Sunday, March 6, 2011

Borne Back Ceaselessly Into the Past

the first mansion was Bel Caro, beyond that is Daisy's house, owned by Bayard Swope the famous publisher
"And so it happened that on a warm windy evening I drove over to East Egg to see two old friends whom I scarcely knew at all. Their house was even more elaborate than I expected, a cheerful red-and-white Georgian Colonial mansion, overlooking the bay. The lawn started at the beach and ran toward the front door for a quarter of a mile, jumping over sun-dials and brick walks and burning gardens — finally when it reached the house drifting up the side in bright vines as though from the momentum of its run. The front was broken by a line of French windows, glowing now with reflected gold and wide open to the warm windy afternoon, and Tom Buchanan in riding clothes was standing with his legs apart on the front porch."

 Was it seventh grade or eight grade? I cannot remember exactly, but I do remember coming home from school and taking the book assigned to us for homework to the beach that spread out before our home. To the left, the beach curved, and there were the remains of what was once a Normandy Style mansion, razed decades before, but the sea wall, carriage house, and garages were still there. Directly across the Sound, was Execution Rocks, the infamous lighthouse where the British Army tortured American prisoners during the American Revolution. A glance to the right led to "Land's End" a beautiful, white mansion that sat on a bluff which jutted out overlooking Long Island Sound.

I turned the pages of the book and things seemed familiar. Very familiar. It wasn't long before I realized Fitzgerald was writing about exactly where I sat, in East Egg, overlooking the "great, wet barnyard" of Long Island Sound.

Many years have passed. The book has always been my favorite of all. I worked on it in college and reread it at the beginning of each summer, two weeks before the longest day of the year. Our house is gone now. A classic colonial torn down to make way for a cement box that could easily pass for a drive-through restaurant. Our family is scattered now. The dreams we had when we lived in our waterfront home have been altered. Things change. We are told to expect that. But the sun-filled memories and laughter across the lawn, the cozy Christmas eve's and the Fourth of July parties on the beach, they still live on in our hearts.

"Turning me around by one arm, he moved a broad flat hand along the front vista, including in its sweep a sunken Italian garden, a half acre of deep, pungent roses, and a snub-nosed motor-boat that bumped the tide offshore. We walked through a high hallway into a bright rosy-colored space, fragilely bound into the house by French windows at either end. The windows were ajar and gleaming white against the fresh grass outside that seemed to grow a little way into the house. A breeze blew through the room, blew curtains in at one end and out the other like pale flags, twisting them up toward the frosted wedding-cake of the ceiling, and then rippled over the wine-colored rug, making a shadow on it as wind does on the sea."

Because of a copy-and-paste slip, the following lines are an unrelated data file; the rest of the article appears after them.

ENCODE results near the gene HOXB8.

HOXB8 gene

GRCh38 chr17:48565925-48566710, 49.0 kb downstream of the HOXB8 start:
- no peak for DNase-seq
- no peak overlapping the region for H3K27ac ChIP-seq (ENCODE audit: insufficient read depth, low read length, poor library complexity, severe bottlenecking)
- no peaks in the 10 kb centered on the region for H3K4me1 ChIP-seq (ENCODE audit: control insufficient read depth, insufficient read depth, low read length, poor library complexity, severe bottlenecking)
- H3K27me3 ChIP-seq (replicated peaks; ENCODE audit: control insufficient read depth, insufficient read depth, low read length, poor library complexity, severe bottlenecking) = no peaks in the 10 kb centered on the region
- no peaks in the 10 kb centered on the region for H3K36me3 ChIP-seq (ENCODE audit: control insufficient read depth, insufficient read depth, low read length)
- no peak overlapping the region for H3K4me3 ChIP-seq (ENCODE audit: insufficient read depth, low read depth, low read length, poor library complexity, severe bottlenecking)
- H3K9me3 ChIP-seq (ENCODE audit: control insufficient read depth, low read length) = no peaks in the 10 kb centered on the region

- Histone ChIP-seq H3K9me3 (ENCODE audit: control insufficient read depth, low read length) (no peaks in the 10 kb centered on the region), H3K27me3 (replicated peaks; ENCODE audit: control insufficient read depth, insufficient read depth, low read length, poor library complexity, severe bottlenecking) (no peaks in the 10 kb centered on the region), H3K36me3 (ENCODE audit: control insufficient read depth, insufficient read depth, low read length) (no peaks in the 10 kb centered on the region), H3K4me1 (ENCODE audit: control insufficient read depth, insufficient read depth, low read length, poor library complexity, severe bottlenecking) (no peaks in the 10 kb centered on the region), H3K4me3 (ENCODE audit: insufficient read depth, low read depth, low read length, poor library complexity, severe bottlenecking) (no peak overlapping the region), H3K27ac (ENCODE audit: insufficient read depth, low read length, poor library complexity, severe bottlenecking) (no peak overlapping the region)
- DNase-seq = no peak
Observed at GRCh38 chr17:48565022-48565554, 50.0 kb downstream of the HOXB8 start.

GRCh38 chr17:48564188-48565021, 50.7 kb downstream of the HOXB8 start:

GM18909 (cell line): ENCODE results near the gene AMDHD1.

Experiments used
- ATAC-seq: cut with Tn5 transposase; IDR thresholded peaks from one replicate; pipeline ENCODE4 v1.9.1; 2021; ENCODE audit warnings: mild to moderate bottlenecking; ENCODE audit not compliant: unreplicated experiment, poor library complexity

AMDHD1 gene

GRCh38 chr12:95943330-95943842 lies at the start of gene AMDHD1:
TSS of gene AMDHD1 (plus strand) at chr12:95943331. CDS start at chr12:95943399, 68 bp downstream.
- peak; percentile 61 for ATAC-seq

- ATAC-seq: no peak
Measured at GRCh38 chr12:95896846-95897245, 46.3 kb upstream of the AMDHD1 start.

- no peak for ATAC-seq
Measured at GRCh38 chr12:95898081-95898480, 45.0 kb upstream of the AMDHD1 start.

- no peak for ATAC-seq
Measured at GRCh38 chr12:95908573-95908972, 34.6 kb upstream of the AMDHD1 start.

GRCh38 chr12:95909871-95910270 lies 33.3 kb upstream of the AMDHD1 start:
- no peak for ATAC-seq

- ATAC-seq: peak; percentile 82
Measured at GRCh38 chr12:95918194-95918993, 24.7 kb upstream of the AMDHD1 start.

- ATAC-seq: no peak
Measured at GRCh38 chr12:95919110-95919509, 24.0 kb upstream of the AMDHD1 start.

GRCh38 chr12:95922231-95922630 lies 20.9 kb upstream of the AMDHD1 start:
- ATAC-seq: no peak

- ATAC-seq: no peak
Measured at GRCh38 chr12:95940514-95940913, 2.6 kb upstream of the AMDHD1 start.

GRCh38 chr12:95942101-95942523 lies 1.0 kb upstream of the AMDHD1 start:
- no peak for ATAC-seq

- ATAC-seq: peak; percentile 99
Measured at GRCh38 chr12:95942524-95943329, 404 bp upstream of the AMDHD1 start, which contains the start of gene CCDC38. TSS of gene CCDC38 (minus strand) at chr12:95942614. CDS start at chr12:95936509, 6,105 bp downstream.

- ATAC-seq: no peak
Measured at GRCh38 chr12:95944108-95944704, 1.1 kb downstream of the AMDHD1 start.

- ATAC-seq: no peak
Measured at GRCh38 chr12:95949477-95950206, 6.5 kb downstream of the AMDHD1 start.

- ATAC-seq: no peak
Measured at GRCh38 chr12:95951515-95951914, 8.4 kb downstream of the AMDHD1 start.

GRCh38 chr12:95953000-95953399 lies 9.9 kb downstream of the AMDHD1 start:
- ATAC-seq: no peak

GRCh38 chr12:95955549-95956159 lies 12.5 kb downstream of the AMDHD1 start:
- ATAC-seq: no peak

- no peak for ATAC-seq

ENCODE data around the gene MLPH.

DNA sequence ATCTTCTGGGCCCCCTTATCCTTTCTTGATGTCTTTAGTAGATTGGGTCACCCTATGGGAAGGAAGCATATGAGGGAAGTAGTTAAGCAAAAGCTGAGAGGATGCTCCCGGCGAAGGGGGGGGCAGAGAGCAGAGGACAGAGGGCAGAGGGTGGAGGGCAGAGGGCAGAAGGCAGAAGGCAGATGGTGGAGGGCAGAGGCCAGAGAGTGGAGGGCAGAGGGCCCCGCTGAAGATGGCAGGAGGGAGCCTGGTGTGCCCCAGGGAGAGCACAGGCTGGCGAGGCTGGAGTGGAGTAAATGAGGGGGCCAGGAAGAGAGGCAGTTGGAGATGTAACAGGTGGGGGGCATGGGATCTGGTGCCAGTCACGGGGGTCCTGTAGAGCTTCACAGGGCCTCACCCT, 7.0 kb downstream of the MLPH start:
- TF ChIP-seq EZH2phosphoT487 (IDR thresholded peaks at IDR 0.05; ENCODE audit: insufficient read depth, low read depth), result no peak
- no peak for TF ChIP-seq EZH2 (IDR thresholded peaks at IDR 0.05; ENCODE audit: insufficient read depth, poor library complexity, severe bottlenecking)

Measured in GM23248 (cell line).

And now, the last remaining house from The Great Gatsby, will be torn down. As prominent as any character in the book, the houses held as much meaning as Tom and Daisy, Gatsby and Nick and yes, even Myrtle. We can't seem to preserve anything anymore. We must make way for the new and plastic. Sands Point is just a shadow of its former self. The frenzy for McMansions has changed its face forever, for the worse. If it were up to me, and it is clearly not, I would preserve the past. I am, unabashedly and unapologetically, a romantic, just like Gatsby.

I've had a lot of loss in my life. Why should the razing of an old mansion bother me? It's part of my childhood, my joyful past, of days gone by and the loss of that young girl who sat on that beach and could faintly hear the echoing of the orchestra playing from Gatsby's lawn....

"The one on my right was a colossal affair by any standard — it was a factual imitation of some Hotel de Ville in Normandy, with a tower on one side, spanking new under a thin beard of raw ivy, and a marble swimming pool, and more than forty acres of lawn and garden. it was Gatsby’s mansion."
Gatsby's house, the walls, guest house, garage and gates are still there

If you want to see Daisy's house before it is reduced to rubble, take Port Washington Boulevard north, all the way into the Village of Sands Point. Turn onto Hoffstot Lane and take it to the end. There used to be gates at the entrance of the road that said "Bel Caro" for the mansion that was next to Daisy's. It, too, was destroyed to make way for less.  If you want to see what it left of Gatsby's house, don't turn, but continue straight ahead. You will see Normandy-style walls and gardens, a garage, a carriage house and a wrought iron gate. Close your eyes and think of Scott visiting on a warm, summer day, remembering his romance with Zelda and turning it into one of the greatest novels of all time.

"...and so we beat on...boats against the current...borne back ceaselessly into the past...."

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